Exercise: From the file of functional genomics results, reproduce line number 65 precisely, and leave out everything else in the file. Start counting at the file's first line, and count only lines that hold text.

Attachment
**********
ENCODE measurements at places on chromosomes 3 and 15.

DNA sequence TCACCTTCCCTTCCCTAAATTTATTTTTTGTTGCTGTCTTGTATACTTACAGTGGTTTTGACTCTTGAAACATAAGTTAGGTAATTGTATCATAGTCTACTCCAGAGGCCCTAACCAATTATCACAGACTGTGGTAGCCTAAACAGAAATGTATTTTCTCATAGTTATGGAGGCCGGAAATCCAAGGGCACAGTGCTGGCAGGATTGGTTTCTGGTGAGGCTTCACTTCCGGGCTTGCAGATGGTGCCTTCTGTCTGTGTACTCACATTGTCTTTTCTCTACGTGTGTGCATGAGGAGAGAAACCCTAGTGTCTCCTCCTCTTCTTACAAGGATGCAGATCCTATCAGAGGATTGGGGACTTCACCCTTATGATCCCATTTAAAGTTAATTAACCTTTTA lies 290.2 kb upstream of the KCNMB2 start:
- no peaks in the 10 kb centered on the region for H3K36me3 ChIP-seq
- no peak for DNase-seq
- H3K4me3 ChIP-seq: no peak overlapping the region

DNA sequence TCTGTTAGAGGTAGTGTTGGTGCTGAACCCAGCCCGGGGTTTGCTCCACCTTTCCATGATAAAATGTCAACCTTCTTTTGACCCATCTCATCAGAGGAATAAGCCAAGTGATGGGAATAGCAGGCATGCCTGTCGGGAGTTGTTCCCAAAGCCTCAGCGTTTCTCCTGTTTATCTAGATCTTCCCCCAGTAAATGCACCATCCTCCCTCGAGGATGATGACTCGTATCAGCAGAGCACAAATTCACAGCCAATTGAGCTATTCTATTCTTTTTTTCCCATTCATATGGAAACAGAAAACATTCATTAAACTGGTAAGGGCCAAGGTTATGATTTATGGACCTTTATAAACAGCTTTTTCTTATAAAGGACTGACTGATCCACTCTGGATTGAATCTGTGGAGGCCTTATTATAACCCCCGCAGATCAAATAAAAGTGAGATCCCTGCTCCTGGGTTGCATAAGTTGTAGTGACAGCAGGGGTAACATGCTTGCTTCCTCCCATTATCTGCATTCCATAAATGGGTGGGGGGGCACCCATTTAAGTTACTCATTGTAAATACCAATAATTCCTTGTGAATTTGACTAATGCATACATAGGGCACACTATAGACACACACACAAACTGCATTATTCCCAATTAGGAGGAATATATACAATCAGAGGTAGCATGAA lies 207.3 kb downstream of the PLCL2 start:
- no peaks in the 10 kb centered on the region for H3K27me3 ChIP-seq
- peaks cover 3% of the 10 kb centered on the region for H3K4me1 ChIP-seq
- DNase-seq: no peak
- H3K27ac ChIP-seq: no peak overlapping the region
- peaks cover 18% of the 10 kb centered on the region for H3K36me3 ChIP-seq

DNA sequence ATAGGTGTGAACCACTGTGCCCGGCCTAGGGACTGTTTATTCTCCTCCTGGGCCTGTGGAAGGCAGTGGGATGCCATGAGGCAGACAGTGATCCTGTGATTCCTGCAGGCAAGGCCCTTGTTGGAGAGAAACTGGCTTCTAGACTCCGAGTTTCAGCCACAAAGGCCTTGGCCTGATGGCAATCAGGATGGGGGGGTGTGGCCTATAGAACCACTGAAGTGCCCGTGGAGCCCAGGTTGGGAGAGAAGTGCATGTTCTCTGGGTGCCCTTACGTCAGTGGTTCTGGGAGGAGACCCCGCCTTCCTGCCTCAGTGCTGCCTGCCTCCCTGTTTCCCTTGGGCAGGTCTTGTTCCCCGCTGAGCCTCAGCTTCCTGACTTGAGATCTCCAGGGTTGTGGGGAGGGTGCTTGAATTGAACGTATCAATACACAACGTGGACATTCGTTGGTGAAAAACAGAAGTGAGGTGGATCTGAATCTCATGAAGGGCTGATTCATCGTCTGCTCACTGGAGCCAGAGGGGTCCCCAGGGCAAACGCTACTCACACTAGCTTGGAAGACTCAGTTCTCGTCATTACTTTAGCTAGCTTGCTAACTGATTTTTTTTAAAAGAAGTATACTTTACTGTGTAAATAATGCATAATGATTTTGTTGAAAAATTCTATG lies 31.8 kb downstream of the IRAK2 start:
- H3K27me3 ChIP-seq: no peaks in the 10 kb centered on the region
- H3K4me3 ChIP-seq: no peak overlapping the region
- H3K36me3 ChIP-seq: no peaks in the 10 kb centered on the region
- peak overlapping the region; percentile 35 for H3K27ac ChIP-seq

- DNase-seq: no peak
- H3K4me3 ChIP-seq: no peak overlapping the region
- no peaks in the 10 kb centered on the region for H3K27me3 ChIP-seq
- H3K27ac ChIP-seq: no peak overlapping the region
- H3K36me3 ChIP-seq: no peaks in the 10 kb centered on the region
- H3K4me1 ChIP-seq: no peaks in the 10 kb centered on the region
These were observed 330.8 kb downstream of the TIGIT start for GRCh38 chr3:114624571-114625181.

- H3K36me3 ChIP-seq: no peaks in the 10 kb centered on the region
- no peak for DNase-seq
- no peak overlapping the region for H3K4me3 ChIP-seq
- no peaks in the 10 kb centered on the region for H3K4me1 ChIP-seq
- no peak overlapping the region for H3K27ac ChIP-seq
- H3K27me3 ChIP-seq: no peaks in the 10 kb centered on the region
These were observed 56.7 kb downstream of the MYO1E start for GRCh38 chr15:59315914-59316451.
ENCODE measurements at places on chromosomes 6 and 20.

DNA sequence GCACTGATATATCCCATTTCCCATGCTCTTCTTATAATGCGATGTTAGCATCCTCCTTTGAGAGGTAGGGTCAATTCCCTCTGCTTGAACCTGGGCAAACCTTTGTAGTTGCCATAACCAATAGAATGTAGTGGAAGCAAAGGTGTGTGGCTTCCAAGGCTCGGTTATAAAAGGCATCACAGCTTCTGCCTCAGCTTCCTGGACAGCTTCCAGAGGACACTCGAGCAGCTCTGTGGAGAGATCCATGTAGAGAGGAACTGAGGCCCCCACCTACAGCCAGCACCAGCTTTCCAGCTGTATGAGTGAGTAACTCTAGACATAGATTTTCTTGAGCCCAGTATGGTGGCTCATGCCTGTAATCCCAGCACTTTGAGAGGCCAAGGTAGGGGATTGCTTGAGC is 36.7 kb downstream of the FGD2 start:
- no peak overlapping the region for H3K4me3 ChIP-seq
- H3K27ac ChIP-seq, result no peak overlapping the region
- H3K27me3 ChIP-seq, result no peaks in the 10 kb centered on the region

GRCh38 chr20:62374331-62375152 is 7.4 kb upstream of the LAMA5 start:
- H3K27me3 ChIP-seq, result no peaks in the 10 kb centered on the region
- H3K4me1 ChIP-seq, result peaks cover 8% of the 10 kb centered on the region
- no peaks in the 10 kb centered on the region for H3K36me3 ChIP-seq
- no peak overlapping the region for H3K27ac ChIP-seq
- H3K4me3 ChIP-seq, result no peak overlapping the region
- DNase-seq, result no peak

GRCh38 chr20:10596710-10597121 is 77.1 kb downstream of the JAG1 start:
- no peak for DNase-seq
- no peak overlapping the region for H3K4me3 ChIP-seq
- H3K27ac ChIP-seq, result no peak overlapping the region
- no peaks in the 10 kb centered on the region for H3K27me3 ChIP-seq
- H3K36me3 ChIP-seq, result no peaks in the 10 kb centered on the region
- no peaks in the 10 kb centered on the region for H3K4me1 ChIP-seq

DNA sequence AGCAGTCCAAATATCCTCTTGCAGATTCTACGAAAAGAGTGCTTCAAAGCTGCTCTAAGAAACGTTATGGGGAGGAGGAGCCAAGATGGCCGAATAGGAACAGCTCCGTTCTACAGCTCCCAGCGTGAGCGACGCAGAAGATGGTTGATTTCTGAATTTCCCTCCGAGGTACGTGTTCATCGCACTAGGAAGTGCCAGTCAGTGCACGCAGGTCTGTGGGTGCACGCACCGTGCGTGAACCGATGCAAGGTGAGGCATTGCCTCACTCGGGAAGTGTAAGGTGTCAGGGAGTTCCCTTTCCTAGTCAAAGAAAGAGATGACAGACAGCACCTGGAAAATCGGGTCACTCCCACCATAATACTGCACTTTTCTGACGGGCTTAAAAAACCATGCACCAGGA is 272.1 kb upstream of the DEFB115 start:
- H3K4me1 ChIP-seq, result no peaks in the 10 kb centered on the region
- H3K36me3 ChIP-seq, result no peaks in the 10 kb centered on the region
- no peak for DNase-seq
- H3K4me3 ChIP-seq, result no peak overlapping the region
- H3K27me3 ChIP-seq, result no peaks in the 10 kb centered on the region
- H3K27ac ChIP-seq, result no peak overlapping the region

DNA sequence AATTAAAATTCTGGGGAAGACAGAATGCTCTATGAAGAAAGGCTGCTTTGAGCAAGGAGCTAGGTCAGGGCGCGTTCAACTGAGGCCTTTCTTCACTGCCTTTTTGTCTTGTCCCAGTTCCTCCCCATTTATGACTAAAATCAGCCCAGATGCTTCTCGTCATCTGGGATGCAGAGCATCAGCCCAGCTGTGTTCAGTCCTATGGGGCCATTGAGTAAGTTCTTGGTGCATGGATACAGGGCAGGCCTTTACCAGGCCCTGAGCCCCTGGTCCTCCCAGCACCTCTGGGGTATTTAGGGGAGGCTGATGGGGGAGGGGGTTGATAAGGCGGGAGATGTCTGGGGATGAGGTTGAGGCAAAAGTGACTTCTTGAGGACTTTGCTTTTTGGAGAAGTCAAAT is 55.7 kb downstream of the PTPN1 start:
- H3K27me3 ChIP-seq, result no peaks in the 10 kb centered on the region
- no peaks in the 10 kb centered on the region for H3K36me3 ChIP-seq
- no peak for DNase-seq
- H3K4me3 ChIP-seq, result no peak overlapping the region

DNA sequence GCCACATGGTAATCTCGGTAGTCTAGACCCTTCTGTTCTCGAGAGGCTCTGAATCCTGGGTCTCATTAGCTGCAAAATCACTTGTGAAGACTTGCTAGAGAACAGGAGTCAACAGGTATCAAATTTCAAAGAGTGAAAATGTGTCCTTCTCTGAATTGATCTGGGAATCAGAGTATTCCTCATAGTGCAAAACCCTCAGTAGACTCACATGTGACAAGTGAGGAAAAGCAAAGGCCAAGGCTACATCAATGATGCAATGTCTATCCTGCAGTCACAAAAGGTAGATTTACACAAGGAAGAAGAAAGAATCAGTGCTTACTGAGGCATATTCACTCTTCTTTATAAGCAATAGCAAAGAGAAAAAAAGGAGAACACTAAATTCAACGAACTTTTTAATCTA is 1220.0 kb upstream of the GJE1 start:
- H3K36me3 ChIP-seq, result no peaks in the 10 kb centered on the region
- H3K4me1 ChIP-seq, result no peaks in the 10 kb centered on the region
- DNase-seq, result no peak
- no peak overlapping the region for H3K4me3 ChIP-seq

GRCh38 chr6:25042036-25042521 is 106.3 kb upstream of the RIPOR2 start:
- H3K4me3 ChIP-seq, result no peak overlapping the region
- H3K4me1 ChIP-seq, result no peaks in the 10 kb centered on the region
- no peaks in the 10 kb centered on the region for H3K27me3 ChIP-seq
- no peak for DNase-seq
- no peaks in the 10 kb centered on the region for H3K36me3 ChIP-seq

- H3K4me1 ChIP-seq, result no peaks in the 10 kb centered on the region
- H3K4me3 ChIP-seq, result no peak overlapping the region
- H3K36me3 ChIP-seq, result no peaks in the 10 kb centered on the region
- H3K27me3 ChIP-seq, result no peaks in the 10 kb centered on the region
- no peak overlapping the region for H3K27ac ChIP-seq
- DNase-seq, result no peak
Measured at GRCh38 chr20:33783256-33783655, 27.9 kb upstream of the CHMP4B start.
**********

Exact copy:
- DNase-seq, result no peak